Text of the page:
Puerto Rico could build a renewable power grid, but FEMA will fund fos

The Biden Administration has a once-in-a-lifetime alternative to assist Puerto Rico transition to a greener and extra resilient vitality future, but it’s on the verge of constructing a multibillion-dollar mistake.

Since Hurricane Maria devastated Puerto Rico in 2017, many residents and environmental advocates have known as for brand new clean-energy sources for the island. At the moment, Puerto Rico will get more than 97% of its electricity from imported fossil fuel. Power is expensive and unreliable.

Puerto Rico adopted laws that known as for producing 15% of its electrical energy from renewable sources by 2020, 40% by 2025, 60% by 2040, and 100% by 2050. However the Federal Emergency Administration Company (FEMA), which controls reduction funding for the island, seems able to underwrite a rebuild of the previous fossil gas system.

As environmental lawyers and professors of law, we’re shocked to see FEMA transfer ahead on a path that runs immediately counter to the White Home’s vitality and local weather coverage. President Joe Biden has known as for a governmentwide strategy that promotes clear vitality, protects public well being and the surroundings, and advances environmental justice.

In our view, FEMA’s actions don’t assist these targets. Additionally they ignore authorized necessities for federal businesses to fastidiously weigh the environmental impacts of main actions.

Rebuild or exchange with a extra resilient inexperienced system?

In September 2017, Hurricane Maria struck Puerto Rico with sustained winds of 155 mph. It tore a diagonal 100-mile swath throughout the island, demolishing tens of hundreds of houses and washing away roads and bridges.

The storm toppled transmission and cell towers, snapped concrete power poles, battered power crops, and plunged the island into darkness. It killed an estimated 3,000 people and brought on over $90 billion in damages.

In response, Congress licensed some $23 billion in disaster aid, together with no less than $10 billion to revive or exchange Puerto Rico’s electrical energy grid. It additionally handed the Disaster Recovery Reform Act to advertise a extra versatile vitality system that could face up to and get well rapidly from local weather disruptions.

FEMA, which administers the funds, has allotted $9.4 billion for rebuilding Puerto Rico’s electrical energy system and will begin approving tasks after it receives more details explaining how the work will be performed. To date, none of this cash has been earmarked for renewable power, apart from a small sum to restore a hydroelectric dam that gives lower than 1% of the island’s power.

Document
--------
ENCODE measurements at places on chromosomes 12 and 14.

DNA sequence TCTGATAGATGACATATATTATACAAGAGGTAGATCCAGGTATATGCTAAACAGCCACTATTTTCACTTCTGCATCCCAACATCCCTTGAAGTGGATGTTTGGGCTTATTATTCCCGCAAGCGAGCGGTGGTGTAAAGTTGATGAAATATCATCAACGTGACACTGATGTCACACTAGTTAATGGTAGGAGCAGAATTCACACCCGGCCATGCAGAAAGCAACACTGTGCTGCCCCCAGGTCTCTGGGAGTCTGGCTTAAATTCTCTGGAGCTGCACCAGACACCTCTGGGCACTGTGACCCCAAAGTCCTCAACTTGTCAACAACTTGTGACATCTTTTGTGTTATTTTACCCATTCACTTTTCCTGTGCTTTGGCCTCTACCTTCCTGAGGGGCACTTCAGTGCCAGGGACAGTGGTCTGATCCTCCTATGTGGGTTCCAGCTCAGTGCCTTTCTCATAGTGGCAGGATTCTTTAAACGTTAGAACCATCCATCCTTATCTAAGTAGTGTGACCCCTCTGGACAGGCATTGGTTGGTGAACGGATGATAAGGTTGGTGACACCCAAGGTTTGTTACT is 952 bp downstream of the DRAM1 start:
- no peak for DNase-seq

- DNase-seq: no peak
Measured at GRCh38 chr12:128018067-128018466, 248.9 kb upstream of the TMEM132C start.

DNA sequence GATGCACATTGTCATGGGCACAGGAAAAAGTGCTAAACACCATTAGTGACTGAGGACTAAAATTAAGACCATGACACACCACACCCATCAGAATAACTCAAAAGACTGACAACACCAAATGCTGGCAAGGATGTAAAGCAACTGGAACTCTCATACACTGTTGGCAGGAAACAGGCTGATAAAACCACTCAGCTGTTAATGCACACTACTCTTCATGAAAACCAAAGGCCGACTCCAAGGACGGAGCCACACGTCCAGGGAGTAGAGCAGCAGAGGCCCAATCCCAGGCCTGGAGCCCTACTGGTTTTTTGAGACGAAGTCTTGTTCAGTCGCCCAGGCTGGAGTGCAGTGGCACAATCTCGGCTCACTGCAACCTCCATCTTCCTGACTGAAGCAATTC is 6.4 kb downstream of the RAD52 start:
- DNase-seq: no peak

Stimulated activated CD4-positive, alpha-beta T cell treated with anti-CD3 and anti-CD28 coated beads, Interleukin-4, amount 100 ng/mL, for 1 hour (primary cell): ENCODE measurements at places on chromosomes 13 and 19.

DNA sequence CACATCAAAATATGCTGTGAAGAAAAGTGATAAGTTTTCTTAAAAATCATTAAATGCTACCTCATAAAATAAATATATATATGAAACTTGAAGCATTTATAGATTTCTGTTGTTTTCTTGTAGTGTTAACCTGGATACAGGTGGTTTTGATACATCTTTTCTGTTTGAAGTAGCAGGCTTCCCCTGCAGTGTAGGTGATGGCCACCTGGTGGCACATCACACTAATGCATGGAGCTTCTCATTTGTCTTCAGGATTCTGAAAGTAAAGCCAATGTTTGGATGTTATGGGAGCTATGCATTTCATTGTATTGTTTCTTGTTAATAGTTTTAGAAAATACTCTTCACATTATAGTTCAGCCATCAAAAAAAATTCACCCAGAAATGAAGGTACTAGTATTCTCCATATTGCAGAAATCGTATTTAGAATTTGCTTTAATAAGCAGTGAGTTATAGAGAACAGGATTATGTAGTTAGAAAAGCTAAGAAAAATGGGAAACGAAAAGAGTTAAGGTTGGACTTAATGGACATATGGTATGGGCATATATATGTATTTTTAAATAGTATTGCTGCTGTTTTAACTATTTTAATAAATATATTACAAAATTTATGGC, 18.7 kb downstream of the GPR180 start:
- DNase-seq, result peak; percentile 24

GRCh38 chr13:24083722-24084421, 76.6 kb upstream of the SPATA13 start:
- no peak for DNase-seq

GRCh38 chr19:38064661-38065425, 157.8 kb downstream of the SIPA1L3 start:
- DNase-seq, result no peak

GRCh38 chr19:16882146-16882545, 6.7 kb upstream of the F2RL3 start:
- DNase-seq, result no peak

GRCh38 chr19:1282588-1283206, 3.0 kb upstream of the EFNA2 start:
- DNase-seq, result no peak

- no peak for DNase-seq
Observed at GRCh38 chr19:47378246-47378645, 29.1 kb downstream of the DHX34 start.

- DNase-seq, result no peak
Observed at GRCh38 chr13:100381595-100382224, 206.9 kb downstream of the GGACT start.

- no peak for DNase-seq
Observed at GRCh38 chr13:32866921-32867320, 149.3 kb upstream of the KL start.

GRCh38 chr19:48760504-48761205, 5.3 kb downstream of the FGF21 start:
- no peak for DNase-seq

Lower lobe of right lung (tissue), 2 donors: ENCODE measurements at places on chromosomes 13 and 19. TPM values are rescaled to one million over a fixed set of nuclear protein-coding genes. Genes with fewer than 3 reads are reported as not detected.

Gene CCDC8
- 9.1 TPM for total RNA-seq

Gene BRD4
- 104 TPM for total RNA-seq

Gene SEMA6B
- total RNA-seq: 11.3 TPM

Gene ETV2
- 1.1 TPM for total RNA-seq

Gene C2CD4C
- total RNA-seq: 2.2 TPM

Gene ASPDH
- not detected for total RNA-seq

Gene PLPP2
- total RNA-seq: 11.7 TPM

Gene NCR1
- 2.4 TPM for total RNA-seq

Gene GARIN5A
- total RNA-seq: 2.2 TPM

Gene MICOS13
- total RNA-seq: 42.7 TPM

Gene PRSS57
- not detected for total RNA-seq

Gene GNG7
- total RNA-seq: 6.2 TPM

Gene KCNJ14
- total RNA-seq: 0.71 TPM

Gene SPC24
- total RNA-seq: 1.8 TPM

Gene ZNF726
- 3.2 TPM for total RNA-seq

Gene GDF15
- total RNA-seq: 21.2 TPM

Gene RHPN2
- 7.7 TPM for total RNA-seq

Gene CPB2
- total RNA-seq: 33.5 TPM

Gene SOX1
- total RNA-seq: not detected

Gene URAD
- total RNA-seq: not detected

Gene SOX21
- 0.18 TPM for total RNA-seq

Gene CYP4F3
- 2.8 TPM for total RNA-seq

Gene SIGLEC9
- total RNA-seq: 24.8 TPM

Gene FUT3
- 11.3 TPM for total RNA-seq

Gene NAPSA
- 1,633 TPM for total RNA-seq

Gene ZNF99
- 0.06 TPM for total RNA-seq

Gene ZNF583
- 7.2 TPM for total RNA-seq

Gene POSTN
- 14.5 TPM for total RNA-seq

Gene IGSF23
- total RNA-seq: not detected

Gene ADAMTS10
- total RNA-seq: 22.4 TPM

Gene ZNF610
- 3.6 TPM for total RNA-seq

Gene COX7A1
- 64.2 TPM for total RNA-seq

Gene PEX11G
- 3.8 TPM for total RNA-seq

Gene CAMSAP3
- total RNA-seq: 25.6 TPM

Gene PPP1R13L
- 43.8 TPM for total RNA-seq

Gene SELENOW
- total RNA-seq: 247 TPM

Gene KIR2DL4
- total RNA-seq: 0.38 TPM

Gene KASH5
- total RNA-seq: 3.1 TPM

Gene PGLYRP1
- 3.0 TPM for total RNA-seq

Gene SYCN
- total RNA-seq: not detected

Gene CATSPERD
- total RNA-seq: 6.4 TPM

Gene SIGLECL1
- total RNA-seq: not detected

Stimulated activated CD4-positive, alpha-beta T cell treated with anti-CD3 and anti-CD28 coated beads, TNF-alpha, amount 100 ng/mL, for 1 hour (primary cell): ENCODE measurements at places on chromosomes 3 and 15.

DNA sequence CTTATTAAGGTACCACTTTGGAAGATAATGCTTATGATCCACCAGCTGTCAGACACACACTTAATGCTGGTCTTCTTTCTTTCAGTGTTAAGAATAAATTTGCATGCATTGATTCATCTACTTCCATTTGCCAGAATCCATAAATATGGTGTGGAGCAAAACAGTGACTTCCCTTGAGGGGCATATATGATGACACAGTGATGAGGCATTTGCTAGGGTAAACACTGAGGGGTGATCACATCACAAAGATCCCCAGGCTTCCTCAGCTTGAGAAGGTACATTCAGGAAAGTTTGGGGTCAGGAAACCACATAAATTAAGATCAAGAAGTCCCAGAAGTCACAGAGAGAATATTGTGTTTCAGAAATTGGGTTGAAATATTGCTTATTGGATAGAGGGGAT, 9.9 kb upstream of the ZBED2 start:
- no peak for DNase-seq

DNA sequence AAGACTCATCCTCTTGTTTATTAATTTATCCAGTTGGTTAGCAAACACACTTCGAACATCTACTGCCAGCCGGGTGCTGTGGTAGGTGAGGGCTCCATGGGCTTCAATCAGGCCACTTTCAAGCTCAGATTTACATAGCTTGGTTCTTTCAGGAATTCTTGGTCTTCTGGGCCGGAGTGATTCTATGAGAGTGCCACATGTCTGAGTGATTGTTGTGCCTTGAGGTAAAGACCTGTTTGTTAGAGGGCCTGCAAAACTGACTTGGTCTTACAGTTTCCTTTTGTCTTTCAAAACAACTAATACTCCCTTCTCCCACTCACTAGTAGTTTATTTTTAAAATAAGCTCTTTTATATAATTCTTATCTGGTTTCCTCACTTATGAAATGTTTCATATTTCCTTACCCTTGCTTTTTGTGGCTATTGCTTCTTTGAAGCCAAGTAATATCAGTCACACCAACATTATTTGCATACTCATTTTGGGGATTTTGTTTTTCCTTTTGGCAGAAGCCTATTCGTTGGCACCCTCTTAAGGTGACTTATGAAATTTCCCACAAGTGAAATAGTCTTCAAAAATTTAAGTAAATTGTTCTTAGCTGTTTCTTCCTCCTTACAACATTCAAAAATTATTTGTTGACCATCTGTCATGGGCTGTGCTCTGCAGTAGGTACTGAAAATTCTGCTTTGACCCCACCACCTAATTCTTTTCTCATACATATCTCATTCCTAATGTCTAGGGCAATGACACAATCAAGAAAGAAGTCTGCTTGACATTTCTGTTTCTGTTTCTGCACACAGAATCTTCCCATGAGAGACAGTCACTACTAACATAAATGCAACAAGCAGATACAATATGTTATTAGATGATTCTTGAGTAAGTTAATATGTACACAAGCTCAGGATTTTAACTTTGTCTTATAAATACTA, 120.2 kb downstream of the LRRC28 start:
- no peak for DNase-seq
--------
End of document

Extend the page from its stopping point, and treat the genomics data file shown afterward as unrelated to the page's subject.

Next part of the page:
The organizations making selections in Puerto Rico are the Commonwealth’s Electric Power Authority, generally known as PREPA, and Luma Energy, a non-public firm that obtained a 15-year contract in 2021 to handle power transmission and distribution on the island. PREPA and Luma have proposed hundreds of projects for the approaching decade, but none embrace federal funding for rooftop photo voltaic, group photo voltaic, battery storage, or microgrids. Advocates say that this type of small-scale native era would make the island’s electrical energy cheaper, cleaner, and more reliable.

Advancing the general public curiosity

Each PREPA and Luma are proponents of an vitality technique that centers on importing natural gas. Federal legislation requires FEMA to take a broader strategy and be sure that it spends federal cash in ways in which assist U.S. environmental targets.

Courts have held that environmental justice is not simply a box to be checked. In our view, the legislation clearly requires FEMA to offer Puerto Ricans—who’ve lived with a creaky power system for 4 years—a seat on the desk earlier than it begins writing checks for tasks that have an effect on their lives.


Patrick Parenteau is professor of legislation, Vermont Law School and Rachel Stevens is professor of legislation & employees legal professional, Vermont Law School.